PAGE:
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The Do’s and the Don’ts of Bringing on New Board Members

Bringing On New Board Members

Board members leave. And whether that’s due to an expected departure at the end of a term or an unexpected exodus, new ones join. For a board to be successful, all of its members must be fully engaged, up-to-speed, and excited. Including the new ones.

Those new board members often come in at a disadvantage. They were excited to join, but now that they’ve said yes, they may begin to feel a bit uneasy, as they don’t completely understand their role, what’s expected of them, or how they fit in with the rest of the board. And, they may not know where to go or who to talk to get the details they need.

Without the proper supports, your new members will never fully engage with your board. At the least, they may grow frustrated, concerned, and withdrawn. At the worst, your board may begin to splinter and disintegrate.

There are a number of things you can do to get them up to speed and maintain their level of engagement, before, during and after their transition. There are also some things you should definitely avoid. 

Things to do for a new board member

  • Give them a proper welcome. Celebrate a new board member. This welcome will help all of the board members feel more connected to each other. It will also help the new person feel more connected to the board and the chapter and motivate them to do a good job; as they connect to others on the board, they won’t want to let them down. Consider having some sort of “board only” get together as soon as possible, to give everyone a chance to get to know each other.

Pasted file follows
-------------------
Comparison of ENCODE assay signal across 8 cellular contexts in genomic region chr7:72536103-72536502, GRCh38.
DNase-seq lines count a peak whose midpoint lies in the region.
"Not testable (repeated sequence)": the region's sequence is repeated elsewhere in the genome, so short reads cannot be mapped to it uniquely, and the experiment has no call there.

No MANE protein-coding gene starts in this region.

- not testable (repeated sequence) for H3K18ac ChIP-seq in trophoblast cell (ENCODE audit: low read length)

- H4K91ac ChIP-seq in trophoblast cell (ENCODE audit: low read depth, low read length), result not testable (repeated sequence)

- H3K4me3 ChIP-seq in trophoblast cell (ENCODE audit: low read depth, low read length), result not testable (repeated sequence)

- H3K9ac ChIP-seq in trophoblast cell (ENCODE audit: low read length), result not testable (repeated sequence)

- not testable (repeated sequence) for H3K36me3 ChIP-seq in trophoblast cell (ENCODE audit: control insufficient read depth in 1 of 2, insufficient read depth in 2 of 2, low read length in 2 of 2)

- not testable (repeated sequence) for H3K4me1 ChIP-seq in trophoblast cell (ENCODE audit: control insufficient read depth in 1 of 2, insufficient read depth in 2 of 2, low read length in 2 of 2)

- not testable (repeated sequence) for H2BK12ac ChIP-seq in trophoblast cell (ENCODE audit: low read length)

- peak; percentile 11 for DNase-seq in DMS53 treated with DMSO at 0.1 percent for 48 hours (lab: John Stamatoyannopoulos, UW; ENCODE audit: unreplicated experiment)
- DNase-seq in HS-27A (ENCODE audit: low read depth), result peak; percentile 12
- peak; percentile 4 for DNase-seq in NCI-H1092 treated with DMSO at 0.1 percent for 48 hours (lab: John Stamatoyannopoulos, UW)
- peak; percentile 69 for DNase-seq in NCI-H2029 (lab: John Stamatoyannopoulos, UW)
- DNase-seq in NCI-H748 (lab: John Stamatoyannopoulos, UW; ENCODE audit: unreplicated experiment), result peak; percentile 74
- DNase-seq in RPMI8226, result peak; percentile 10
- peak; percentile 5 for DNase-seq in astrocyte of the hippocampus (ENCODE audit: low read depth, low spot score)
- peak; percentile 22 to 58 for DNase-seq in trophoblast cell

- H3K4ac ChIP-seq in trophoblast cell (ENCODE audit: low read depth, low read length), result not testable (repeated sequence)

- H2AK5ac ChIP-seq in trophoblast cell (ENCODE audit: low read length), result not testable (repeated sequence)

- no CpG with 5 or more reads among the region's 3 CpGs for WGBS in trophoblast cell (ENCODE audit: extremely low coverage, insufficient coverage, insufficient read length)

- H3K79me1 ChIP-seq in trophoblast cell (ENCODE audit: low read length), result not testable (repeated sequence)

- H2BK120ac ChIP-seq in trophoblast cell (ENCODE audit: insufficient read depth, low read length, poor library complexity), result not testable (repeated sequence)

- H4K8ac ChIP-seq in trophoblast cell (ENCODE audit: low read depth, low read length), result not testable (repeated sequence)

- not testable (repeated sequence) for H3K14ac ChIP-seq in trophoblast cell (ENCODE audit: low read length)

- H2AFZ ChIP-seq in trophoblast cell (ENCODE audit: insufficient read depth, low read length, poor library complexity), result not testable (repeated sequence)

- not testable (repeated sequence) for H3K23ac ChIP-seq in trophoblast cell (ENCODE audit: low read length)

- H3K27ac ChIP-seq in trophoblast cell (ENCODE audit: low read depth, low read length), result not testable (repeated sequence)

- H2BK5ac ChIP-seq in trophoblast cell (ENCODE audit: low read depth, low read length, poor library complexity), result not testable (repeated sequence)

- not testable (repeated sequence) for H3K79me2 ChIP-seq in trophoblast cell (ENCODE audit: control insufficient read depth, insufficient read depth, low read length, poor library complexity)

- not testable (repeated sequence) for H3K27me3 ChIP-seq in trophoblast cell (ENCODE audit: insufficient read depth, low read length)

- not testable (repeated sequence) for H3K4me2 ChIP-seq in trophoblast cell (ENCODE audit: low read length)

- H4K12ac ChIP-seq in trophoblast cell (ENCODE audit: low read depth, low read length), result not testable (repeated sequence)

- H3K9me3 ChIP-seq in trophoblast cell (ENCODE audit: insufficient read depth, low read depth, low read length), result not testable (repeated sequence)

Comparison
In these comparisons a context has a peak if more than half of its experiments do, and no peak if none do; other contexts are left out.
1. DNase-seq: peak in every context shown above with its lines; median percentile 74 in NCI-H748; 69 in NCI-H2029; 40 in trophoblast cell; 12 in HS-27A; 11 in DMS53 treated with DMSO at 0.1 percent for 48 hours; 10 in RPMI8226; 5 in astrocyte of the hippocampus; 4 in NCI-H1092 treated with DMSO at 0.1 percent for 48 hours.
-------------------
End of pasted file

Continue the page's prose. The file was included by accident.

• Provide appropriate training. Training helps the new member more clearly understand their role as well as the board’s expectations, getting them up-to-speed quicker than if they were left to figure it all out on their own. Be sure any training includes a review of the association and the chapter’s vision and mission and an understanding of how their position fits into the board and the chapter. Give them copies of past meeting minutes, so they can see how an actual meeting operates.
  • Connect them with a mentor. Consider introducing them to a current or previous board member, to answer questions and support them when and if they’re feeling a little stressed or unsure. If possible, help them remain connected to the person they’re replacing.

 

Things not to do for a new board member

  • Let too much time pass. Keep the momentum and excitement going by getting them involved as soon as possible. You may be able to start activities like the training and mentoring before they officially start in the role.
  • Forget to give them homework. Give them things to read – like marketing materials and articles written about the chapter and the parent organization – and the names/contact information of current and former board members and committee heads to talk to. And follow up to ensure they’ve completed their assignments.
  • Limit their participation when they start. Just because they’re new doesn’t mean their points aren’t valid or important. Early on, start asking for their input. As a new member, they may have unique points of view and/or think of things your more senior members haven’t.

 

All of your board members, new and old, and your committee members, need the proper tools to understand their jobs and execute them effectively. Chapter toolkits can help ensure everyone has the same access to these tools. Toolkits offer consistency, critical for organizational success. Consistency leads to stronger engagement with members and prospects and tools that make boards and committees more effective, streamlining, standardizing, and minimizing the time it takes to get things done.

Welcoming and on-boarding new board members correctly is essential to their success and to the success of your board. Do it right and you’ll engage them for the long-term. Do it wrong and they’ll be gone before you know it.


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